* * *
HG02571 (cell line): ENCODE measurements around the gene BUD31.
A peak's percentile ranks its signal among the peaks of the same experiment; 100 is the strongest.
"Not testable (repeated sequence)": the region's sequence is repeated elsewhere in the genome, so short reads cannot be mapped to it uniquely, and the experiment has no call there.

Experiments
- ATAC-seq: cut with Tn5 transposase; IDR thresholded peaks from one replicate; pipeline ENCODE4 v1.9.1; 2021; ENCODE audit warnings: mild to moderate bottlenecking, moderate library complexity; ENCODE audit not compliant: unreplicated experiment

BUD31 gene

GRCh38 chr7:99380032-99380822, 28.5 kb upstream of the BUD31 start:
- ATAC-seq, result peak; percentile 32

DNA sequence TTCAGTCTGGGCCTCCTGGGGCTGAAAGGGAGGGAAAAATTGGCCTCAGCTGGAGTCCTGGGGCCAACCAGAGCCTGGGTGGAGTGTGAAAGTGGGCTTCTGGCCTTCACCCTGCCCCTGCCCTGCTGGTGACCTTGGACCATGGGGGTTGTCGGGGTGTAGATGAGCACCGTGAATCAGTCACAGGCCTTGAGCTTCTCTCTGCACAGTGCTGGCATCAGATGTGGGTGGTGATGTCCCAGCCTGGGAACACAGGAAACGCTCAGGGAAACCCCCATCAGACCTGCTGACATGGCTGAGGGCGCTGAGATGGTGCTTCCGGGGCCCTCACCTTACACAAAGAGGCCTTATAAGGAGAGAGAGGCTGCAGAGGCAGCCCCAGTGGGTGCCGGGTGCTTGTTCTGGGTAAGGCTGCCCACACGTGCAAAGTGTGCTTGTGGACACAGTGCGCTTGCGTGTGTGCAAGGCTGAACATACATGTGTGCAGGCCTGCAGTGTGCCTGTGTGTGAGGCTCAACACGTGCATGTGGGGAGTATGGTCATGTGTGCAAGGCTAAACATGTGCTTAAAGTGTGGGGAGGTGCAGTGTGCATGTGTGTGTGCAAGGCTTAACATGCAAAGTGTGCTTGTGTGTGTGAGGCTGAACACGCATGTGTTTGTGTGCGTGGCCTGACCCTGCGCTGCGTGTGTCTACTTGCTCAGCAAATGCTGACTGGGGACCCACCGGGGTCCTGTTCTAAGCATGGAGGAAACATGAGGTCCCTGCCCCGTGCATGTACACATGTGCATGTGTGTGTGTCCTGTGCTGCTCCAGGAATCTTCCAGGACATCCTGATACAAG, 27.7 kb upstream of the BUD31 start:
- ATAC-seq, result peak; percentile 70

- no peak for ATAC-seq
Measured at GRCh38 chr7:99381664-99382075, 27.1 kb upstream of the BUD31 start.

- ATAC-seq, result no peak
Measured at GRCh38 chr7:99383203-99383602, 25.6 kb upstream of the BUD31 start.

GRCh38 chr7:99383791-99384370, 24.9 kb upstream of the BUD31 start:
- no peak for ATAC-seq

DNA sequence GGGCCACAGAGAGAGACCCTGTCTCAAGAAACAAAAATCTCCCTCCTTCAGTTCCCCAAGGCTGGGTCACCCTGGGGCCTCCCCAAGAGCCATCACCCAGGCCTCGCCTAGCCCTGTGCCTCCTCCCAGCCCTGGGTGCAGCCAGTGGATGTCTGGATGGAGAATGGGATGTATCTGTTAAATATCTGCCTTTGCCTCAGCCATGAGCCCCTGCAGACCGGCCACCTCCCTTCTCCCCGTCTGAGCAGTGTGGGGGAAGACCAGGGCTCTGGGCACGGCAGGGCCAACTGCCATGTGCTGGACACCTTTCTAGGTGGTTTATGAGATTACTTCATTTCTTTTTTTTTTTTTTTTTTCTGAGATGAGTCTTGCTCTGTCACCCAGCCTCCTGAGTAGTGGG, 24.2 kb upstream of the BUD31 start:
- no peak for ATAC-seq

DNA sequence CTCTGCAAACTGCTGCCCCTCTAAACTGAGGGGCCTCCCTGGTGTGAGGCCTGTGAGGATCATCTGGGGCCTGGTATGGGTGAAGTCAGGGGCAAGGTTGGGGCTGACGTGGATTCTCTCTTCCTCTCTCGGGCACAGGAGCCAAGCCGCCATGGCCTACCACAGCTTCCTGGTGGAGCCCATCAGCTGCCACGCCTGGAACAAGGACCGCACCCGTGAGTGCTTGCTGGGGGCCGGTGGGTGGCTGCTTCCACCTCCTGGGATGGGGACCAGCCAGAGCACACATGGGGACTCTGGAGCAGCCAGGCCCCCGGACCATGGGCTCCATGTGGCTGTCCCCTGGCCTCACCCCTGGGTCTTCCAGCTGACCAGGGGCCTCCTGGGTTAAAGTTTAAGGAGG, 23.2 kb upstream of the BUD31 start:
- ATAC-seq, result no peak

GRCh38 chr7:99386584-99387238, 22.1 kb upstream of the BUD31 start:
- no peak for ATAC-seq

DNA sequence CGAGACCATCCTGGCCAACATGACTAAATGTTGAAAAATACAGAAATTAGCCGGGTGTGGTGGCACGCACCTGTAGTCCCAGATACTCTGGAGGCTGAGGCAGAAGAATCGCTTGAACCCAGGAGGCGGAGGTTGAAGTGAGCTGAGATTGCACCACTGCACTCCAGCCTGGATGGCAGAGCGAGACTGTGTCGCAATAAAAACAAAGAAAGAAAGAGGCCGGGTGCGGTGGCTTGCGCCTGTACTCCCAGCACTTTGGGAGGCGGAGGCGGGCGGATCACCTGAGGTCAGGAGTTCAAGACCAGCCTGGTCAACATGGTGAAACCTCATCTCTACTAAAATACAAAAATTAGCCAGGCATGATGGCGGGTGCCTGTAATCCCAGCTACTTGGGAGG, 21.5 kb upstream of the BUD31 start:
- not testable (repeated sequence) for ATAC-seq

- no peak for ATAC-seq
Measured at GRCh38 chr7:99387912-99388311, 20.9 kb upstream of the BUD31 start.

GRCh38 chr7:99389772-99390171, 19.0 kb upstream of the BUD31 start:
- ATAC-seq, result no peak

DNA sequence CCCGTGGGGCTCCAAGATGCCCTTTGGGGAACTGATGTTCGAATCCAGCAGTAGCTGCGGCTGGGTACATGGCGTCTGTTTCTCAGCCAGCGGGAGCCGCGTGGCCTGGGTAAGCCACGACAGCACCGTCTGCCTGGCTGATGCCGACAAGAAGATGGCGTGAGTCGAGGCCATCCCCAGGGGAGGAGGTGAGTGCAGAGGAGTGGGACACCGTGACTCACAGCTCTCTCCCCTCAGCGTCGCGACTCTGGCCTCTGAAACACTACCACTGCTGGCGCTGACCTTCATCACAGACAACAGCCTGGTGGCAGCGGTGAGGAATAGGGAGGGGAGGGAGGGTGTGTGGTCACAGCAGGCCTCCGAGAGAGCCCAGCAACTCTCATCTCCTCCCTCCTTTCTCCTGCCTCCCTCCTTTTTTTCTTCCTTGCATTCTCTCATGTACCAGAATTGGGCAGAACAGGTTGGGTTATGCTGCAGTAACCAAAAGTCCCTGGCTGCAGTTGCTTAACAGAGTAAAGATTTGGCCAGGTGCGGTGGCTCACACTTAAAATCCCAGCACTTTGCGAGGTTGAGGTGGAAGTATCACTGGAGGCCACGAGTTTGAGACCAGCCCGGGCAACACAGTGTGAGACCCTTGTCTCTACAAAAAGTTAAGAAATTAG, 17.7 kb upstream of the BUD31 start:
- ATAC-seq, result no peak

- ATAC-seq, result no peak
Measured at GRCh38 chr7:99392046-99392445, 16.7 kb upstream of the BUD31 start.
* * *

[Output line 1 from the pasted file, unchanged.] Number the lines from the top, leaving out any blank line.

HG02571 (cell line): ENCODE measurements around the gene BUD31.